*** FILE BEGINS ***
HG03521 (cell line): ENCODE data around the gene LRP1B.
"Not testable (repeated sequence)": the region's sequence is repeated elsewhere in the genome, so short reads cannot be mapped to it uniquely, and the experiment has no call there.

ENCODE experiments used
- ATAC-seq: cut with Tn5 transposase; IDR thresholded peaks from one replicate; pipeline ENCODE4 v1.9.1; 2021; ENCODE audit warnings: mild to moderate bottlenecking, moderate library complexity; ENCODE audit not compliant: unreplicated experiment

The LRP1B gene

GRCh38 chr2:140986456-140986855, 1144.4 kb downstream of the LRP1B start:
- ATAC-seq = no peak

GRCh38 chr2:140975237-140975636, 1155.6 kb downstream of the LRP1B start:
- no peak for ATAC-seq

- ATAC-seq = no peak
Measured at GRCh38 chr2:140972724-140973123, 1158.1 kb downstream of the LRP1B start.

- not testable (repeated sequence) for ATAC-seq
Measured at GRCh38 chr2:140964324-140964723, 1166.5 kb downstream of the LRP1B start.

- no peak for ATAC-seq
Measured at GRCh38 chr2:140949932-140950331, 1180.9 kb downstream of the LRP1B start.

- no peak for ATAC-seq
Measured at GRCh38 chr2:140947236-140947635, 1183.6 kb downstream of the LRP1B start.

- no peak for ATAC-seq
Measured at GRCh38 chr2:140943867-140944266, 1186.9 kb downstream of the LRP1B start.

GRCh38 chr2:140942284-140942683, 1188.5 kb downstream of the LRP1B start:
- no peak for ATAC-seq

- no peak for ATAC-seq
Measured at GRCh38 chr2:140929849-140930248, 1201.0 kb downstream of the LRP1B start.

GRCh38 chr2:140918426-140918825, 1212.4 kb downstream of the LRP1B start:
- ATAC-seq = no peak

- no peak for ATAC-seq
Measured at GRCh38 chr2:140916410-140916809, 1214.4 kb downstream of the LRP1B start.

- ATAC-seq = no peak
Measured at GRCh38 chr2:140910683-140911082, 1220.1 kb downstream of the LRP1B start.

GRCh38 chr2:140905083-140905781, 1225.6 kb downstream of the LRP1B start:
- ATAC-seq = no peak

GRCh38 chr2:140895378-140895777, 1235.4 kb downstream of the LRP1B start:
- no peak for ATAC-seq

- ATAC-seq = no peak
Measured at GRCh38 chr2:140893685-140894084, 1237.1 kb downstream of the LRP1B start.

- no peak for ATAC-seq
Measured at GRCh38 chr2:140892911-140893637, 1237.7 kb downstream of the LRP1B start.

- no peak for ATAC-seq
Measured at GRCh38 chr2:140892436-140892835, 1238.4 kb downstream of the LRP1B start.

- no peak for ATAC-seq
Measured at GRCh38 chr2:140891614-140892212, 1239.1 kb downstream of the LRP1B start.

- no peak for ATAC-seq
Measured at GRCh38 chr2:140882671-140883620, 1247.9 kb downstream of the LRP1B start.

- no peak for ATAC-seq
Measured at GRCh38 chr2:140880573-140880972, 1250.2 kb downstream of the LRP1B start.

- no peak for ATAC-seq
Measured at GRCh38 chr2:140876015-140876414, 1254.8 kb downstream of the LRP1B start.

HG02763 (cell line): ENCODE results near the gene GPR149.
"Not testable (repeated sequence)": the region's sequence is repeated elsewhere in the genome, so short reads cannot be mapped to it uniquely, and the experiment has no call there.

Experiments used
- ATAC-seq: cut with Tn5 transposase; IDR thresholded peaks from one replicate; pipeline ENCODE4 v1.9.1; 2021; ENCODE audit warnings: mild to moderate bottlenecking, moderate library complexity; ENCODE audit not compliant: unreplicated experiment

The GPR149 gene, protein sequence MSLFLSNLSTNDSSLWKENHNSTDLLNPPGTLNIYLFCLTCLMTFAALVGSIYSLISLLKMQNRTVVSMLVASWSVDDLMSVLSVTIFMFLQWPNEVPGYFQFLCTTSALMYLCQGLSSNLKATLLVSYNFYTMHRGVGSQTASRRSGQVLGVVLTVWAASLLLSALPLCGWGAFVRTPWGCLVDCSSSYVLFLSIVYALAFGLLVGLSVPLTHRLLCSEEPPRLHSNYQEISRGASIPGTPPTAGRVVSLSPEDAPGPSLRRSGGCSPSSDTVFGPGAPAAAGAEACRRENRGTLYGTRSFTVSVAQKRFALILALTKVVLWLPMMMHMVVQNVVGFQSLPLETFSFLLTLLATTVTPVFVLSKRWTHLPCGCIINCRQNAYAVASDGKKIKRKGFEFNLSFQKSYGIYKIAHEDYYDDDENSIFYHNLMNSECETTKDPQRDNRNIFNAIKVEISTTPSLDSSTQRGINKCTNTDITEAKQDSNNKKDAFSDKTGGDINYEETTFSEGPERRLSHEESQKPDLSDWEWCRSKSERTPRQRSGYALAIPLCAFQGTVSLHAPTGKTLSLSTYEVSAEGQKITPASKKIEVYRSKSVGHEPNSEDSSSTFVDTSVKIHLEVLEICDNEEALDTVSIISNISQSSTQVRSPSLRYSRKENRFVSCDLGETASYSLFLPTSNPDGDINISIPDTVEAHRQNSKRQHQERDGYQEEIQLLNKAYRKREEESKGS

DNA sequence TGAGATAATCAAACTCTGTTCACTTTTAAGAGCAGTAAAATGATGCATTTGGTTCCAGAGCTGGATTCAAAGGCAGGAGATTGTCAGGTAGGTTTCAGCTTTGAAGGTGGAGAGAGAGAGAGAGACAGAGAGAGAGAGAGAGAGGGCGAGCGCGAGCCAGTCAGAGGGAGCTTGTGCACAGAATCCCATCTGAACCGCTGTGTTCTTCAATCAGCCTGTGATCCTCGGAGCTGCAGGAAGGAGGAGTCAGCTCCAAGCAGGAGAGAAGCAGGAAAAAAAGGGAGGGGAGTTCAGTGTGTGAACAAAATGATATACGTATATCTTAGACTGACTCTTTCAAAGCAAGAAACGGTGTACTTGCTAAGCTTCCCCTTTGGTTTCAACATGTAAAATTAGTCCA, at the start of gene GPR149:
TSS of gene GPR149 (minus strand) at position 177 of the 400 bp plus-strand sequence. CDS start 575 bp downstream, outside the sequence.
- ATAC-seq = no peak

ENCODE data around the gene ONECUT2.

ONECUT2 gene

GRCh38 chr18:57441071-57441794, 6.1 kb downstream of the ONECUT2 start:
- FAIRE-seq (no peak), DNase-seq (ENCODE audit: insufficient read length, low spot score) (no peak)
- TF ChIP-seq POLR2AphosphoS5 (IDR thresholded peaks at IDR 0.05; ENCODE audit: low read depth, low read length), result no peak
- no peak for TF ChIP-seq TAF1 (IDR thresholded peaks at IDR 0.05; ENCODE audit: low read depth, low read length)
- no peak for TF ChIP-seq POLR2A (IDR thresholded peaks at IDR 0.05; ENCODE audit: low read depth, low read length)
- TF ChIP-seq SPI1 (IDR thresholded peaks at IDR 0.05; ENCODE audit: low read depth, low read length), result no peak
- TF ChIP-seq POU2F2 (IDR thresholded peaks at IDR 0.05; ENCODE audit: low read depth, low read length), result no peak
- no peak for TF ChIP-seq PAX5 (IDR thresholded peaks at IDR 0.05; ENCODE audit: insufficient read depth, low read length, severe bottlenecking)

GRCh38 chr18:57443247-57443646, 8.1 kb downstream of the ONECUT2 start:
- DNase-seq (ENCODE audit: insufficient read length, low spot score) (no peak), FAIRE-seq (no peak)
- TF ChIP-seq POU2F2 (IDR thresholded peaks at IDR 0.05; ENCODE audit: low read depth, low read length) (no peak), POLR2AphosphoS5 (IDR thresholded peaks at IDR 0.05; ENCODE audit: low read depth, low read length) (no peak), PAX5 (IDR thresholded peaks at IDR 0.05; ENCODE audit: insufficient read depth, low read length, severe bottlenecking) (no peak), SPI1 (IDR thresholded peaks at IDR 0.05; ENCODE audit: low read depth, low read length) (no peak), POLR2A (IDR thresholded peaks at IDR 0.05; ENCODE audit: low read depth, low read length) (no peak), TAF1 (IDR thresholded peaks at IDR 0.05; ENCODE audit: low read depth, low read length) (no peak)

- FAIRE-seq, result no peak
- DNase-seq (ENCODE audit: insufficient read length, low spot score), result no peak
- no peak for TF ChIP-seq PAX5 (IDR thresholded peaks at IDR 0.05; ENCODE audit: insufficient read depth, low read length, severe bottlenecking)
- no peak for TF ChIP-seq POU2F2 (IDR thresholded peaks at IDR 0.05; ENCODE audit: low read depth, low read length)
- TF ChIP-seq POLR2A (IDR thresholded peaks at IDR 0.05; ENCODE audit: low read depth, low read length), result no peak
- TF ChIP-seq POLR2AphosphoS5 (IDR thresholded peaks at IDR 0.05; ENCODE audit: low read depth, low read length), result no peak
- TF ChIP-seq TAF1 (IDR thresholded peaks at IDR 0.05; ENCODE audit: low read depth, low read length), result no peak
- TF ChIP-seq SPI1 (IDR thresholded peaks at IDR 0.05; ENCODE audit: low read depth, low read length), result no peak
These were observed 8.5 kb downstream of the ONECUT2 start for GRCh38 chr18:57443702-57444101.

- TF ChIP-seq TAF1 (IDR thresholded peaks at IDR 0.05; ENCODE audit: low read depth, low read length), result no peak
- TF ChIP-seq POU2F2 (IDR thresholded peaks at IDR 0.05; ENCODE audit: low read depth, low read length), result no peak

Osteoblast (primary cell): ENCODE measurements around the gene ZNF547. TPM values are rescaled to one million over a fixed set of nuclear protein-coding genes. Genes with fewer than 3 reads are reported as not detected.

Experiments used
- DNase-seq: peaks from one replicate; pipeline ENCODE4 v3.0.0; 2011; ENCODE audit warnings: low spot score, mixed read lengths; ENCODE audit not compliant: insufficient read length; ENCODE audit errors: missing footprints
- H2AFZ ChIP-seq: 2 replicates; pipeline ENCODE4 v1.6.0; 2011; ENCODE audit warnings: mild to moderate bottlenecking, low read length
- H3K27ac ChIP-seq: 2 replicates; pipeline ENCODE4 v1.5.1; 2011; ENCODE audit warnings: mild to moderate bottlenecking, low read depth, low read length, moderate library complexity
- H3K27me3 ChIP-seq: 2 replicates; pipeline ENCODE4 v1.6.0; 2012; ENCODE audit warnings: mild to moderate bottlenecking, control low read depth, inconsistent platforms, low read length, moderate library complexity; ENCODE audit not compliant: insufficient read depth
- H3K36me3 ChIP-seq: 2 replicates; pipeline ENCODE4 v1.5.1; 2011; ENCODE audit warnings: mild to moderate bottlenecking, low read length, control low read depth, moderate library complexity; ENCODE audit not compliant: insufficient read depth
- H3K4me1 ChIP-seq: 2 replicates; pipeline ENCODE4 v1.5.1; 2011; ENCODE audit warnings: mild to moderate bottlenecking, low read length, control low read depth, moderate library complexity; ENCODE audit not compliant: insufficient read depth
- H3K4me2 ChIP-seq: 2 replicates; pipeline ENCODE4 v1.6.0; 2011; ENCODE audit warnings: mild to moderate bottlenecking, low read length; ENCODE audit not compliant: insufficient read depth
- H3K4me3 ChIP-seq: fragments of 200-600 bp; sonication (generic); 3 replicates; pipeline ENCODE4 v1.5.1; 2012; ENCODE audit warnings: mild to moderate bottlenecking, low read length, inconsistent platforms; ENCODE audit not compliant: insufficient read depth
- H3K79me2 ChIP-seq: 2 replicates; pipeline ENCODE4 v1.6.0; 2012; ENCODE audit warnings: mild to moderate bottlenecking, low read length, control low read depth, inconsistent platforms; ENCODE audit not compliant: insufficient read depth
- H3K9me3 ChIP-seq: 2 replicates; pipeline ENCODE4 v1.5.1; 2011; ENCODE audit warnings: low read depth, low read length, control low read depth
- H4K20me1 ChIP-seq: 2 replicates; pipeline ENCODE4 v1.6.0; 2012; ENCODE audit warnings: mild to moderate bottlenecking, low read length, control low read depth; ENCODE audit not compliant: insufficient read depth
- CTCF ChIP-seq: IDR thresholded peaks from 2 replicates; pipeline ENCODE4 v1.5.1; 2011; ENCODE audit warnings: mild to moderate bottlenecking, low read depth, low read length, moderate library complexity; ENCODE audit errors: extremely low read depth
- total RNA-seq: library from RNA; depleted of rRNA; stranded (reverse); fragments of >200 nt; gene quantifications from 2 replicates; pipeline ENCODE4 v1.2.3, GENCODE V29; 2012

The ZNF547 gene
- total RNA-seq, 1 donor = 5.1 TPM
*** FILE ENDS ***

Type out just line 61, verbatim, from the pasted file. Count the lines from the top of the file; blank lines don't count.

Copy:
- no peak for TF ChIP-seq TAF1 (IDR thresholded peaks at IDR 0.05; ENCODE audit: low read depth, low read length)